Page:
A new low in August 1914. World War I broke out. Like with German anti-war socialist artist Käthe Kollwitz, the bloodshed devastated her.
In 1915, new hope and optimism. In Zimmerwald in Switzerland, she was the only Dutch representative at a congress of socialists which wanted to end the war. She discussed this with Lenin, Trotsky and others. The snowy Swiss mountains contributed to inspiration.
Then, in 1917, still more hope and optimism. The czarist regime in Russia, which she detested, fell. Lenin and Trotsky, her fellow Zimmerwald congressists, became more and more prominent.
In 1918, yet more hope and optimism. The world war stopped. The German emperor fled across the Dutch border. Troelstra, leader of the relatively moderate Social Democrat Workers Party, called for revolution. So did the Social Democrat Party, which Ms Roland Holst had joined meanwhile.
She organized a big meeting in an overflowing hall in Amsterdam. Someone in the audience proposed spontaneously to go outside, to demonstrate in the streets. Let us go to the army barracks. Let us ask the soldiers to stop violence benefiting the rich. In Russia and Germany, many soldiers took the side of the revolution. That made the regimes collapse.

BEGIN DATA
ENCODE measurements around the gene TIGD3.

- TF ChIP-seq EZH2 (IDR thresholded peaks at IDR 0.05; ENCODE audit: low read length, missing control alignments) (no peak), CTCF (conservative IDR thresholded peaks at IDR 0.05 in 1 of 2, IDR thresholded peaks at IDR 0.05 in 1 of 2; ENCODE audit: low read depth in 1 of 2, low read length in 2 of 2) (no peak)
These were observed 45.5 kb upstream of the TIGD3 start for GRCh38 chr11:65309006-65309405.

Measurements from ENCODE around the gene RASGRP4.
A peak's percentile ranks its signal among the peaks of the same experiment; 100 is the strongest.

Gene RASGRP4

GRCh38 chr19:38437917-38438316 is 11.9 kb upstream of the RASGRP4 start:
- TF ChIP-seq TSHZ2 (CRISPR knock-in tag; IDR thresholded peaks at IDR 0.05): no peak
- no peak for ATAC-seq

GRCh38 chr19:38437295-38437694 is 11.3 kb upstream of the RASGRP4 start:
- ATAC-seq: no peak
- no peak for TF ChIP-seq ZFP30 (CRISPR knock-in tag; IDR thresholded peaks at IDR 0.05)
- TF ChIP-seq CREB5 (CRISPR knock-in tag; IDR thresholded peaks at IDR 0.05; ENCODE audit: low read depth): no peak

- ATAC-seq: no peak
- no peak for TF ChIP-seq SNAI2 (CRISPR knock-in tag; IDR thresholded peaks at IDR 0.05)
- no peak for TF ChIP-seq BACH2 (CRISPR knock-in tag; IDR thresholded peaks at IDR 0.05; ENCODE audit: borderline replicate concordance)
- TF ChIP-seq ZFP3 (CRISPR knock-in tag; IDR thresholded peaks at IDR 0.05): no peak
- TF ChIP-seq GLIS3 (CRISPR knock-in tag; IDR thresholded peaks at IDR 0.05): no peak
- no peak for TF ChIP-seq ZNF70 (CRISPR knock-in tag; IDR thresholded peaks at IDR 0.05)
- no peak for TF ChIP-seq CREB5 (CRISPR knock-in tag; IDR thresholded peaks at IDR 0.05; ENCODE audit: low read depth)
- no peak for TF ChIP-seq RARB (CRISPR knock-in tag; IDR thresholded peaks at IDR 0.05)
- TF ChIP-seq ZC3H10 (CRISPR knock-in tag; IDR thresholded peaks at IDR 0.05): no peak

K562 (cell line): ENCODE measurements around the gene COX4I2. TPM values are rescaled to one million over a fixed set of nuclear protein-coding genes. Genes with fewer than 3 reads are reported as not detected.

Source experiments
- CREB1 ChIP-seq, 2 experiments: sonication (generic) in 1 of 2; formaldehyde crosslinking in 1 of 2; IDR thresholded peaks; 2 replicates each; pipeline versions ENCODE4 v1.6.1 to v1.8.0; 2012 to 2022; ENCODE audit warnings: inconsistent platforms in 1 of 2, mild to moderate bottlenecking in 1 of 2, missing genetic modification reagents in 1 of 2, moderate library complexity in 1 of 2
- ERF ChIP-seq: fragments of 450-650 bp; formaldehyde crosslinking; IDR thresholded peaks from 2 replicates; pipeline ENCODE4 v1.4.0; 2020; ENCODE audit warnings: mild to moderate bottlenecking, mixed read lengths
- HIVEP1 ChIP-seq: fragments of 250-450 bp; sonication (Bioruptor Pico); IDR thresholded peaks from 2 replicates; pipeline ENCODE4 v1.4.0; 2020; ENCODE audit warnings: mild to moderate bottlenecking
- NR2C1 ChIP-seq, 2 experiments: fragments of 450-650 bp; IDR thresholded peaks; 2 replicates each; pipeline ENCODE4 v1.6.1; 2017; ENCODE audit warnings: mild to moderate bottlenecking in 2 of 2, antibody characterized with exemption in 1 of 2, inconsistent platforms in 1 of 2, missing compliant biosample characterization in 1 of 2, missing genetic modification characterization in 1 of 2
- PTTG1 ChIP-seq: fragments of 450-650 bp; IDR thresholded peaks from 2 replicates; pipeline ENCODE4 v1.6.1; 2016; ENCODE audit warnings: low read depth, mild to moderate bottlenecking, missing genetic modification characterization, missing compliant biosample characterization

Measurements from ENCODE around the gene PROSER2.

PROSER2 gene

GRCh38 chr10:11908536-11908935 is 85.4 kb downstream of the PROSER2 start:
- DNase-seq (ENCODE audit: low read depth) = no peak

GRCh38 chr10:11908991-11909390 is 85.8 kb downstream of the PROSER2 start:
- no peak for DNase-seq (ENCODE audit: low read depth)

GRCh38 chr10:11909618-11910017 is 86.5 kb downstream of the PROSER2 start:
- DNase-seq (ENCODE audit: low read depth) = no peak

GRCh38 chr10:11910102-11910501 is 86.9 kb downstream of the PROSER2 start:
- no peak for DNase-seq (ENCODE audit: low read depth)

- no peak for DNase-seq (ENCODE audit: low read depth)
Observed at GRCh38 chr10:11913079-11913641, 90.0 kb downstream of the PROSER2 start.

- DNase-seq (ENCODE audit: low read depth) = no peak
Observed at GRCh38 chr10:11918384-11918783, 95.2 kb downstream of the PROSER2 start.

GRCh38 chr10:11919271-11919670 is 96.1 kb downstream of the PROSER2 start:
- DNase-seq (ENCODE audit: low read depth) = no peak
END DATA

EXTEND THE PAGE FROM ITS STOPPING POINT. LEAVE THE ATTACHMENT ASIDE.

Some Dutch soldiers sympathized with the labour movement as well. Unfortunately, that did not include the soldiers at the gate of the Oranje-Nassau barracks in the Sarphatistraat in Amsterdam. They fired at the workers’ demonstration which came to convince them to break with the government. The soldiers’ guns killed four demonstrators, and wounded many more.
So, immediately after the high a new low for Henriette. Next morning she went to the hospital to speak to surviving victims of the bloodbath at the barracks. A wounded nurse told her the military had killed her fiancé and fellow demonstrator. Both were pacifists.